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November 2, 2015

Eternal Life, General Authorities, General Conference, Immortality, Perry

Comments Off on What Would Each of Us Say?

“What would each of us say if we had to open our mouth three times? If I may, I would like to offer a suggestion. First and foremost, we should declare our belief in Jesus Christ and His Atonement. His redeeming act blesses all mankind with the gift of immortality and the potential of enjoying God’s greatest gift to man, the gift of eternal life.”

Elder L. Tom Perry

“Bring Souls unto Me,” Ensign, May 2009, 111 via LDS Daily Gems

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November 2, 2015

C.S. Lewis, Immortality

Comments Off on No Ordinary People – C.S. Lewis

There are no ordinary people. You have never talked to a mere mortal. Nations, cultures, arts, civilizations–these are mortal, and their life is to ours as the life of a gnat. But it is immortals whom we joke with, work with, marry, snub, and exploit–immortal horrors or everlasting splendours.

This does not mean that we are to be perpetually solemn. We must play. But our merriment must be of the kind (and it is, in fact, the merriest kind) which exists between people who have, from the outset, taken each other seriously–no flippancy, no superiority, no presumption. And our charity must be real and costly love, with deep feeling for the sins in spite of which we love the sinners–no mere tolerance, or indulgence which parodies love as flippancy parodies merriment.

Next to the Blessed Sacrament itself, your neighbor is the holiest object presented to your senses. If he is your Christian neighbour, he is holy in almost the same way, for in him also Christ vere latitat, the glorifier and the glorified, Glory Himself, is truly hidden.

C.S. Lewis
The Weight of Glory

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November 2, 2015

Alma, Book of Mormon, Boyle, Immortality, Justice

Comments Off on In some way, our life will be weighed and can be found wanting

I will, for a day, pause in posting about the Atonement of Christ to address an important issue for all Christians today.

The following excerpt is from a much longer article entitled, “Confessions of a Mormon Law Clerk at the U.S. Supreme Court,” for which a link is provided at the bottom of this post.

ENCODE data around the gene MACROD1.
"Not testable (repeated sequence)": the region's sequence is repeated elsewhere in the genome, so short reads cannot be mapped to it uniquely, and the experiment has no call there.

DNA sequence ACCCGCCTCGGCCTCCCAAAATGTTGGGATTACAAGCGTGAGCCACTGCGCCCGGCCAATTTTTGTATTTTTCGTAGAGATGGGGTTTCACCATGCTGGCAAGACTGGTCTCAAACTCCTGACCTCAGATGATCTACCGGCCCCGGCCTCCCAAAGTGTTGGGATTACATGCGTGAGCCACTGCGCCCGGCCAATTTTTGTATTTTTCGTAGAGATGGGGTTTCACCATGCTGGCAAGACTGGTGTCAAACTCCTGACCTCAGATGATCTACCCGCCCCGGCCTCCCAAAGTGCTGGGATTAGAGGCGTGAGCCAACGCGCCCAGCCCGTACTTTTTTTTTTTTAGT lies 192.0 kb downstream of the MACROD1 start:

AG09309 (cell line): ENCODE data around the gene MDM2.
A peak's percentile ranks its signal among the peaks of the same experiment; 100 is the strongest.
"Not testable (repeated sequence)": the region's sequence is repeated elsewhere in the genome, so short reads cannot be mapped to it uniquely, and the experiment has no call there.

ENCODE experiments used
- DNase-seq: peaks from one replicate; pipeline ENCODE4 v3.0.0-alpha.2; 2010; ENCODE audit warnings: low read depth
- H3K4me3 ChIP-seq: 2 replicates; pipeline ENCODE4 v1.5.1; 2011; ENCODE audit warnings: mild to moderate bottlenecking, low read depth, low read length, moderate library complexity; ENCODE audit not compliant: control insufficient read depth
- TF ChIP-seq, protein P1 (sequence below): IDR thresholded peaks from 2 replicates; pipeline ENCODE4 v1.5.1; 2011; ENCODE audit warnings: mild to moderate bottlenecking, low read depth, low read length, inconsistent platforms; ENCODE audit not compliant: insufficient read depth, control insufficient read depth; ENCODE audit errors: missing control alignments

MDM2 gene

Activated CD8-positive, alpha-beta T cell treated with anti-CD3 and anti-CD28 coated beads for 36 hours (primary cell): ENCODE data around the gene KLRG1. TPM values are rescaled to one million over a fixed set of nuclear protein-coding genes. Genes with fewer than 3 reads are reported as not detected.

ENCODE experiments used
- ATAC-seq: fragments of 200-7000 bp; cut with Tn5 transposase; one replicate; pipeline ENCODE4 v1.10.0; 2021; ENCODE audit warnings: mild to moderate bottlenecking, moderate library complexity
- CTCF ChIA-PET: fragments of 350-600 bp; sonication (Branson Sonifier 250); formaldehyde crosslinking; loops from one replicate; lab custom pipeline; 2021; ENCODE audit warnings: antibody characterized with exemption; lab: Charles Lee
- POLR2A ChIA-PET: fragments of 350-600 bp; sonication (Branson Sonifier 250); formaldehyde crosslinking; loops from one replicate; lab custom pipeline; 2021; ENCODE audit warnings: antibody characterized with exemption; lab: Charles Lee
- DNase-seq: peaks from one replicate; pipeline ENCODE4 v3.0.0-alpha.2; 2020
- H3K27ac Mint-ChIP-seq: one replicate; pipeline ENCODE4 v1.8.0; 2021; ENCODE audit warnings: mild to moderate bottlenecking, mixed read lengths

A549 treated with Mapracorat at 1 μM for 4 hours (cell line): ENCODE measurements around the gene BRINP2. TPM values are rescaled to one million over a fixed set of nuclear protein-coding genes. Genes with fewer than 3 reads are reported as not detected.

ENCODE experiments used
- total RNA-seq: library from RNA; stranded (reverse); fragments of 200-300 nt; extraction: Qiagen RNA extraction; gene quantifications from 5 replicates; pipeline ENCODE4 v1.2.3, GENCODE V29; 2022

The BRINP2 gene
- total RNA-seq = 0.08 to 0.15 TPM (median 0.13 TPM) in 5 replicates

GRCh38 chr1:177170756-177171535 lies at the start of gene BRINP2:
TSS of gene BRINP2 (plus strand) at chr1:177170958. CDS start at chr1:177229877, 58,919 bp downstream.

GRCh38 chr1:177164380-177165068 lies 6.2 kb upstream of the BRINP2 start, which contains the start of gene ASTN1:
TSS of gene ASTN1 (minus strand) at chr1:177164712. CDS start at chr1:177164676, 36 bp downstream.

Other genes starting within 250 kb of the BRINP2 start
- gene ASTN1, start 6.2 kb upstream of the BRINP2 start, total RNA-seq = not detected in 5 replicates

Most of the article is devoted to the ascendancy of anti-Christian secular thought and philosophy in the halls of power in the United States and virtually all other Western democracies.

As an explanatory note for my much-respected  and appreciated non-LDS readers, Korihor is a man described in the Book of Mormon who lived about 74 BC. Korihor was preaching a philosophy that is startlingly similar to that proposed by current secular thought, which included attacking religion and those who practiced it.

Korihor was confronted by the prophet Alma and the two debated Korihor’s philosophy. That debate is found in Alma 30.

Now to an excerpt from the article I mentioned:

One of the dogmas in present day secularism is that death is the end, a view attributed to Korihor at Alma 30:18. On this point of secularist theory Professor Taylor points out that “[i]n terms of a central image of Christian history, a judgment intervenes before our full entry into the Kingdom. In some way or other, our life will be weighed, and can be found wanting.”

Secularity, by proclaiming [that] death is the end, thereby subtracts from secular thinking any final accounting of our acts and choices.

It is a subtraction that injures my circumstances and my society as well as myself as a moral agent. This final accounting is an important part of our identity.

Even when my attention is focused elsewhere, my identity continues to shape and pre-shape my actions towards myself and others.

My inevitable thoughts of my death and future judgment provide the backdrop or framework within which I have reason to choose the right, thereby connecting my present situation to my future in a fundamental way. Taylor’s point about secularism is an instructive one and is relevant to why The Book of Mormon is so quick to condemn the error in Korihor’s belief [that] there is neither after-life nor final judgment. As more and more individuals in a society either accept or, alternatively, reject Korihor’s teaching, the moral quality of that society is directly affected.

The secularist denial of the Judgment is part of a constellation of secular reasons not “to fear death as the end of life”. When I contemplate my inevitable demise, and then move in my thinking from my death back to today, if knowledge of the final judgment has been subtracted it becomes more difficult to consistently answer the question, Why should I be moral? An important point to consider in making today’s decisions is missing. “[T]herefore,” says Taylor, absent “the completion, as it were of the dossier with which we all [confront]  judgment,” society has lost the backdrop or framework for individuals to choose to act unselfishly as a rational decision.